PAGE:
Reach more people without spending more
Delivering a young, upmarket audience is a natural strength of magazines, making it very effective used in combination with TV (older down-market) and Newspapers (older-upmarket).
This media efficiency map shows the complementary nature of television and magazines, where magazines deliver a young upmarket audience compared to an older downmarket audience delivered by television
The more invested in a single medium, the greater the diminishing return in coverage. It is the key point in exploring magazines' role within mixed-media schedules.
Eventually any medium will merely add frequency to its heavy users. To ensure the maximum reach for a campaign it is likely that a mixed media approach will provide a better result than any single medium.
When considering which media to use it is important to appreciate the inherent strengths and weaknesses of each. Everywhere in the developed world TV tends to deliver consumers who are mass market and concentrated in the older demographics. This doesn't mean younger, more affluent groups on TV can't be targeted, it just means that, because they are not a natural strength of the medium, more upscale or younger audiences will become increasingly expensive to deliver.
Magazines, on the other hand, tend to deliver more affluent and younger audiences. The strengths of both media complement each other perfectly.
To help identify the value added by the addition of magazines to TV, BMRB produced a fusion of BARB audience data with NRS weighted TGI called Mercury. This enables planners to measure with more accuracy than previously possible, the delivery characteristics of TV with print. The graph right illustrates what a typical TV schedule might look like. If targeting particular groups the delivery might be slightly different, but not significantly.
On the surface everything is pretty much as expected - purchasing about 400 ratings and reaching around 73% of main shoppers roughly 4.5 times across the burst. But, scratch beneath the surface and a very different picture emerges. Those shoppers who view a lot of television have had almost 900 ratings delivered against them with a frequency of 9 or 10 exposures.
At the other end of the scale, the younger, more affluent consumers are seeing least of the advertising - only 160 ratings against these light viewers. The schedule is missing 1 in 2 of them - and those that are reached are seeing the advertising only 3 times.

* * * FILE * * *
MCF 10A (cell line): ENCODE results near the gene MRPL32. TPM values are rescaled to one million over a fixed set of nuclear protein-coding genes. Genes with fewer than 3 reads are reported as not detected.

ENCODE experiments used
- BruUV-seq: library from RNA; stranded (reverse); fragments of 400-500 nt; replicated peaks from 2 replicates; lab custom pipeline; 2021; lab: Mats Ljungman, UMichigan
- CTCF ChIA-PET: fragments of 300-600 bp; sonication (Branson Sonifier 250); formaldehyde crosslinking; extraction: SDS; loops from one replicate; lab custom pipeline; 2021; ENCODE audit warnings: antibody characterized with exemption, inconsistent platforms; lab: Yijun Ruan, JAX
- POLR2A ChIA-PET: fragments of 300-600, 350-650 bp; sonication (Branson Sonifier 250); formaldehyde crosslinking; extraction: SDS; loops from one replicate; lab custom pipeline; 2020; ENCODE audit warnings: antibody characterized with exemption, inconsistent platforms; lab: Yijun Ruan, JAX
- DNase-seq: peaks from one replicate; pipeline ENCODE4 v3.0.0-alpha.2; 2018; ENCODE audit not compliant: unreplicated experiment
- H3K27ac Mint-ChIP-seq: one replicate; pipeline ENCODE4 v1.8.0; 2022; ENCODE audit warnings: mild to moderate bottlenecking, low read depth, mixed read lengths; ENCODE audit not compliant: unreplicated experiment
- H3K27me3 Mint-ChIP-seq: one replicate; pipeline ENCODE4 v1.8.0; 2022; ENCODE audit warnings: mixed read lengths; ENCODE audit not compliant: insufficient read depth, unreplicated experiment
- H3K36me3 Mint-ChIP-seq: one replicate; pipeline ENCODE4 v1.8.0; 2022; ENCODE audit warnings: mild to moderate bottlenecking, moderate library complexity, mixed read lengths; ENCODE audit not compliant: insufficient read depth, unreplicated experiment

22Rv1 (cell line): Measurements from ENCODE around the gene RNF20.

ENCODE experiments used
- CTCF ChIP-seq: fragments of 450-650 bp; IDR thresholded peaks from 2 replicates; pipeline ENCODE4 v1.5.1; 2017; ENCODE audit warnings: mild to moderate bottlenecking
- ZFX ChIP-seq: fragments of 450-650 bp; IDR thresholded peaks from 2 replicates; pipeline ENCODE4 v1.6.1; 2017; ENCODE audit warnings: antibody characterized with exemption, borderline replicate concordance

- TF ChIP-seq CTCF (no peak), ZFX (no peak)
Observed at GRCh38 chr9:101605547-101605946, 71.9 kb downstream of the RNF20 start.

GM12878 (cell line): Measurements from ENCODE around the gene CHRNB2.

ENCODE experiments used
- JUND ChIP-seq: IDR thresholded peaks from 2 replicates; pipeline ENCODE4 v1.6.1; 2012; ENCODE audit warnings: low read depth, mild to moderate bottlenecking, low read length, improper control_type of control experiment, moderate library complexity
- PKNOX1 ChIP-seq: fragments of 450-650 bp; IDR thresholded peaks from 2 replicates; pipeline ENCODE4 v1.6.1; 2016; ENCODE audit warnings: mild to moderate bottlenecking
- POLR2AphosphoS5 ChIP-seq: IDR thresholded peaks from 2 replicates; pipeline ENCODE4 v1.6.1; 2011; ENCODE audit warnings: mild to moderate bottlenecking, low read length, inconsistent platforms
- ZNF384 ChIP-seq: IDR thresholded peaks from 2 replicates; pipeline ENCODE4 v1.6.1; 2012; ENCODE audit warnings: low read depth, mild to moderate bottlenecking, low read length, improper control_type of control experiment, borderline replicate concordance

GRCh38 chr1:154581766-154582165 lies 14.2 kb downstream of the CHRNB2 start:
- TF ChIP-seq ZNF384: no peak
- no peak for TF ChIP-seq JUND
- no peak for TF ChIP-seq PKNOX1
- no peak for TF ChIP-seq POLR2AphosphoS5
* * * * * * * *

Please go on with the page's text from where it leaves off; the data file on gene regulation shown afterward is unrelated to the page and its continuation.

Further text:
The dotted grey line at the top of the chart should be much flatter than it is if this 'broadcast' schedule were truly going to deliver a broadcast audience. Adding (more) magazines to the schedule will go a long way to redressing this imbalance.
Doing this, the first thing that would be appreciated is that magazine ratings are very much cheaper than TV. If it is upscale or younger audiences that are of interest (and this is where under-delivery will be most acute) then magazines are just one third the cost of TV.
In other words, moving 100 TV ratings into magazines will get 300 ratings of identical size for the same budget. For mass-market audiences (like Main Shoppers), magazine ratings are closer to half the cost of TV. This increase in ratings obviously results in an extension to advertising presence as well as bringing the campaign's cost per rating point down significantly.
But the biggest advantage is the increase in coverage that this strategy will generate and the distribution of that coverage in a truly 'broadcast' manner. Mercury can measure how magazines improve the performance of the schedule. The grey bars represent the TV only burst already seen. The red bars represent a mixed magazine and TV schedule of 300 TV ratings and 193 magazine ratings. The 193 ratings, rather than 200, are driven by the way in which schedules are constructed on Mercury. The figures are, frankly, conservative: the combined ratings are probably under-estimated.
At the macro-level coverage shows an increase of 18% to a level of 87% in total. The heavy viewers are still seeing too much advertising but the frequency against this group has dropped slightly. (To reduce this further would require moving more ratings out of TV).
But it is with the light viewers that the improvements are most impressive. Coverage has risen by a massive 49% to the 76% level and frequency is now at a more sensible figure of just over 4 opportunities to see. The red line is much flatter, much more broadcast, than the grey dotted line. The difference between these two lines represents the increased number of consumers that will be exposed to the advertising for no additional investment.
What does the last 25% of budget buy? The answer is, if left on TV, not as much as magazines would. All the people that TV finds it easy to reach (the heavy viewers) have seen the advertising too much already. Consequently, the only people left to reach are the ones that don't watch much TV. It seems a little strange that a medium might be used to reach the people that don't use it - but after 300 ratings on TV, this is pretty much what is happening.